to those making comments that the readership is only folks processing 1000 orders per day, then it's a bad assumption. There are also small companies such as ourselves to process a smaller number of orders but at much higher value and each order has much more complexity with maybe 20 different components to each order that are all highly customized. Additionally we are a manufacturer, developer, wholesaler, and retailer. Selling 100 or 1000 off-the-shelf items such as a book or a boxed piece of software is essentially a much easier problem to solve.
Of course I'm just as interested to find out which order management tools that are nicely integrated from the e-commerce sale through accounting, shipment, and customer service work well for others. The number of orders doesn't dictate the problem. Essentially the problems are very similar from a large company to a smaller one. For a larger company the numbers are just bigger.
My main point is the number of orders is not the only measure. There is ticket size, complexity of each order, etc.
I also agree with the comments by some folks that this was not overly helpful but could be much more so. I would love to see comments from other e-commerce sellers with the basic statistics of their company so I can compare how closely they match ourselves and then what they like and what they dislike about the tools they utilize and how they have integrated different systems from the shopping cart to order management to CRM to accounting and even better a tool that does all of these integrated nicely.
NetSuite I wasn't crazy about, NetBooks appears to lack sufficient e-commerce shopping cart integration, Infusionsoft, Everest is one I am closely considering, anyone using BizAutomation.com?, and any others?
If anyone would like to you sent me their comments directly, we send them to them Mfelling [at] yahoo.com. Using that e-mail I just to avoid spam on the main one
-- Mark Felling, President, Broadened Horizons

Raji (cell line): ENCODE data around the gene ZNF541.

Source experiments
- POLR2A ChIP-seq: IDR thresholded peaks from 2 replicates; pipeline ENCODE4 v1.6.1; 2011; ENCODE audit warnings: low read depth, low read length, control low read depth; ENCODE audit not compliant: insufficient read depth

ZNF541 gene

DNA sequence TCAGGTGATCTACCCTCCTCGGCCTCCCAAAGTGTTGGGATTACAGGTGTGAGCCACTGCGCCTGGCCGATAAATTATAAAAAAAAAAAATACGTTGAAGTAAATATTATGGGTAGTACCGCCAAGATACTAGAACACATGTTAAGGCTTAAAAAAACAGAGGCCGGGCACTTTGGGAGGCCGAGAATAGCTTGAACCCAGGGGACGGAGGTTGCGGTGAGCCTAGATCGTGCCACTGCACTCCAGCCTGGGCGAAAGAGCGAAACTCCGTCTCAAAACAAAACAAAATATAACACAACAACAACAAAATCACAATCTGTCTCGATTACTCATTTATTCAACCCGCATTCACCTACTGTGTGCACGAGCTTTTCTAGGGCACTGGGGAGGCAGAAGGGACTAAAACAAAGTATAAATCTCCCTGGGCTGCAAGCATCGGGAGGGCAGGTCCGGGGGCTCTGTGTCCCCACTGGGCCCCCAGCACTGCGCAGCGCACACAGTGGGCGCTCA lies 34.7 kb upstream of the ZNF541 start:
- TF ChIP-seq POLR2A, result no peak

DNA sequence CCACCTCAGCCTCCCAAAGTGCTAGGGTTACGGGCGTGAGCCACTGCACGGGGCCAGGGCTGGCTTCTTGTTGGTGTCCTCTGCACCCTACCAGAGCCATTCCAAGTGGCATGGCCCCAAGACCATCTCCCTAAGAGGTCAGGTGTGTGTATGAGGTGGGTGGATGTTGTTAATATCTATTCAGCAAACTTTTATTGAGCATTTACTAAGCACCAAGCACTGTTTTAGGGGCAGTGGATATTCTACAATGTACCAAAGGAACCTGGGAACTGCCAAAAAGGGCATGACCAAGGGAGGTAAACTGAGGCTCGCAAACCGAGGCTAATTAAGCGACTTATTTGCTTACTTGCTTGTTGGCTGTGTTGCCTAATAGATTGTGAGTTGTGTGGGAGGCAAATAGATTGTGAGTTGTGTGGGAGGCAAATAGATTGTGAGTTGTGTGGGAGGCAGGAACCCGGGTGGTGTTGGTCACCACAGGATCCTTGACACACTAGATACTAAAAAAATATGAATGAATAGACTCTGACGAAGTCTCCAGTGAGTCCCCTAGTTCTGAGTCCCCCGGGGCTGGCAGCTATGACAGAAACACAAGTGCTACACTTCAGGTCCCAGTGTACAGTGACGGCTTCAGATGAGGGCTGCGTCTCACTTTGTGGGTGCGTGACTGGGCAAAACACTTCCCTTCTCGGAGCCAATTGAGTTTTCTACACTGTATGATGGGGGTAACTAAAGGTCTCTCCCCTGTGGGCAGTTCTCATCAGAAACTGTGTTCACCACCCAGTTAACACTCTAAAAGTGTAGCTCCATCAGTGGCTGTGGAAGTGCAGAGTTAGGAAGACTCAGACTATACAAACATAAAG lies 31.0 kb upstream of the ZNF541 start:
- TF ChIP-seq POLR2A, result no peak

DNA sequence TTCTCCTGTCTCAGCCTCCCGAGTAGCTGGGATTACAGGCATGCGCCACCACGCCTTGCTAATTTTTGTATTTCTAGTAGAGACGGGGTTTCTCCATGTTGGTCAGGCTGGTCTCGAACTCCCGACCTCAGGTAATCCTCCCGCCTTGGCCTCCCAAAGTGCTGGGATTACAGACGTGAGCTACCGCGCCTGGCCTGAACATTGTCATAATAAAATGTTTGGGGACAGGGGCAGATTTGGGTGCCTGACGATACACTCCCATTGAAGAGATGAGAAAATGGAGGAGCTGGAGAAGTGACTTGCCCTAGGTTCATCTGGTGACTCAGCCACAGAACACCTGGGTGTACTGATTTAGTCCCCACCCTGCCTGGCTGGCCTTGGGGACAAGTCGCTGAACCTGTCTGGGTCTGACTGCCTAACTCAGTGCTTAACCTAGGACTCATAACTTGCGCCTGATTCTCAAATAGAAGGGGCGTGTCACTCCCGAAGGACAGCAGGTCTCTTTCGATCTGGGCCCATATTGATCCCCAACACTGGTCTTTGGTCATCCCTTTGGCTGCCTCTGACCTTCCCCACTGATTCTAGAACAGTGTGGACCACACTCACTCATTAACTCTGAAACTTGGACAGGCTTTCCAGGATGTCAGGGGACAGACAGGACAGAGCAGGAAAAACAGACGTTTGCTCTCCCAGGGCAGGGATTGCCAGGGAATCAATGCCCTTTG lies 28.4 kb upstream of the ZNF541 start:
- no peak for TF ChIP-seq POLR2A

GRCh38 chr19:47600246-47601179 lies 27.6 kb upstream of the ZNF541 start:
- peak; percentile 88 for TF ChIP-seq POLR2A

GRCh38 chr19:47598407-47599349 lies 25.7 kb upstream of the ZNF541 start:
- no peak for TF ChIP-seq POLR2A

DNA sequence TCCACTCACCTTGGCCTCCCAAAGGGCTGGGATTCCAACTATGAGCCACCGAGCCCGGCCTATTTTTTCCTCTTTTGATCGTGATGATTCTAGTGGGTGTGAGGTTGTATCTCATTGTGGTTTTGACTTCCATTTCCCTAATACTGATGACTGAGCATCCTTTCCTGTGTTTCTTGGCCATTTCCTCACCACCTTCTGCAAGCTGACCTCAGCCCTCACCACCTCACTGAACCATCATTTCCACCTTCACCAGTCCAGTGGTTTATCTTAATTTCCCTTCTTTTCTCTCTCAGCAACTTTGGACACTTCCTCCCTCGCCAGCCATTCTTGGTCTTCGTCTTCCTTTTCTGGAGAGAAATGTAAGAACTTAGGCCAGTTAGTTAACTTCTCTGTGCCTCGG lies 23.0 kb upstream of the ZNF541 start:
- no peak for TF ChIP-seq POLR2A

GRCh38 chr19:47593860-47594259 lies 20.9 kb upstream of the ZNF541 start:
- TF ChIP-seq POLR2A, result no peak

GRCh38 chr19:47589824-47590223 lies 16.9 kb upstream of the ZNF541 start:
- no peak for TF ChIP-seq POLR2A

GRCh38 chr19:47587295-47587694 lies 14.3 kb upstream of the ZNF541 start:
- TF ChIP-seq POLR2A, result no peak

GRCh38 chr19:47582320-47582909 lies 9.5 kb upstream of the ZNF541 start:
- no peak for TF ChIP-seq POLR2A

Pretty bad article in my book - only briefly discussed 2 cart systems with very few orders for what appears new ecommerce sites. - not 'seasoned.'
Besides that comment, I wanted to post what my company recently switched to and why.
We were using www.mals-e.com for order processing until we hit about 80 orders a day. It integrates with quickbooks, has custom invoicing, reports, etc - and very inexpensive.
We are in our 4th year online.
Once we began selling on Amazon.com and our website orders picked up, we needed one program which could integrate both incoming order pathways.
We chose StoneEdge.com and have been extremely happy. There are no insane fees like with NetSuite or OrderMotion. It is very customizable and the tech support is unreal.
We are processing anywhere from 100 orders to 350 orders a day easily. We are still learning all the bells and whistles with StoneEdge and that will take time - but having implemented it for over 3 months now has really changed our business for the better.
To improve your article, I suggest that you consider three types of online merchants - starting out, 4 yrs old and seasoned being 8 yrs plus online. This will help those in each bracket rather than only 1.
To me it seems the audience for Practical Ecommerce is more the 4yr old sites and above who are looking for newer and more effective solutions than the startup ones out of the box - like Yahoo - which is also very full of little fees and charges. I would feel 'used' by Yahoo giving them a percentage of each one of my sales - not for me.
With StoneEdge, we can grow up to 5,000 orders/day and I think it will handle that quite well.
-- Ben Lynch